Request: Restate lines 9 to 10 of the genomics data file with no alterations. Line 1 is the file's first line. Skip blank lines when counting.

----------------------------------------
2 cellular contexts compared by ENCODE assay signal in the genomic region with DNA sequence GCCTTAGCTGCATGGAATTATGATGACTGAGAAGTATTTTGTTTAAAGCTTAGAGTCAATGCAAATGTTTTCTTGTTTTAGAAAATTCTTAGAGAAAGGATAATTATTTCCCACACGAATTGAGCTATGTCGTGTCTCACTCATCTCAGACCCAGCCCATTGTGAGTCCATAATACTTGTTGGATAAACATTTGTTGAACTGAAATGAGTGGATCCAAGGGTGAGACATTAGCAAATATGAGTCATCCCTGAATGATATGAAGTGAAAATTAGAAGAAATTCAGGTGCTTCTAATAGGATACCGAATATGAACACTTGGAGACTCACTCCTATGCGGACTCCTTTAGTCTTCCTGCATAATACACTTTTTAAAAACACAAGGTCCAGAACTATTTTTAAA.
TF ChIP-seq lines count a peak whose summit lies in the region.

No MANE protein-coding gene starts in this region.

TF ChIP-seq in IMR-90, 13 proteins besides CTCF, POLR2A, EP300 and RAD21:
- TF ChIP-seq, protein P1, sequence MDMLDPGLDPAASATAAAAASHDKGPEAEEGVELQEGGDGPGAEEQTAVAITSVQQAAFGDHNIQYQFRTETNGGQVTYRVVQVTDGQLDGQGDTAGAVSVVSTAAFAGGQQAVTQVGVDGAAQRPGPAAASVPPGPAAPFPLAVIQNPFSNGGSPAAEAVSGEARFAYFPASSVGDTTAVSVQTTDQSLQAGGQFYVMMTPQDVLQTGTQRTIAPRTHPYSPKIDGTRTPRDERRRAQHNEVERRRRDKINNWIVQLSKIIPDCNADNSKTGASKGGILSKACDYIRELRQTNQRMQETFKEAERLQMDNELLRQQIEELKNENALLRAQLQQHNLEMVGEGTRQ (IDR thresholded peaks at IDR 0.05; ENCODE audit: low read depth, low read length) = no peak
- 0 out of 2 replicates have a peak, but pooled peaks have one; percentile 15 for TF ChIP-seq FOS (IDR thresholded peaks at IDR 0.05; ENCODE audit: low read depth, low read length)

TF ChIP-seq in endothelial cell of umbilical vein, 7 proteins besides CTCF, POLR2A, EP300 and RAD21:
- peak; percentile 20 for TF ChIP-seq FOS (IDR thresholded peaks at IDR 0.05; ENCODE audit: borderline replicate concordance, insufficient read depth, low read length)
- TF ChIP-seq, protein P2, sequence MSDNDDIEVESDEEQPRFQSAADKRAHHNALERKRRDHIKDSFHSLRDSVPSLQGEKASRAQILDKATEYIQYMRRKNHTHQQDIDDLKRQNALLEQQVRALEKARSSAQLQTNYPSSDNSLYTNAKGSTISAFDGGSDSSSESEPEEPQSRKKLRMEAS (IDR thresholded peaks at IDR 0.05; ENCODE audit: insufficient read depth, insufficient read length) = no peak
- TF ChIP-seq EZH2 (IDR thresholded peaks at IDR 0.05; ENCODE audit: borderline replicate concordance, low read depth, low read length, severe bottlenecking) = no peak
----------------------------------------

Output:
- TF ChIP-seq, protein P2, sequence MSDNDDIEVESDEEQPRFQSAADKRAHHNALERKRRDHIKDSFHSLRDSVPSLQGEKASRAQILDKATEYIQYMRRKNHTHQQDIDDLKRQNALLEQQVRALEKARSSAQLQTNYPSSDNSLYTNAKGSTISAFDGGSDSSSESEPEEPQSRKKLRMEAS (IDR thresholded peaks at IDR 0.05; ENCODE audit: insufficient read depth, insufficient read length) = no peak
- TF ChIP-seq EZH2 (IDR thresholded peaks at IDR 0.05; ENCODE audit: borderline replicate concordance, low read depth, low read length, severe bottlenecking) = no peak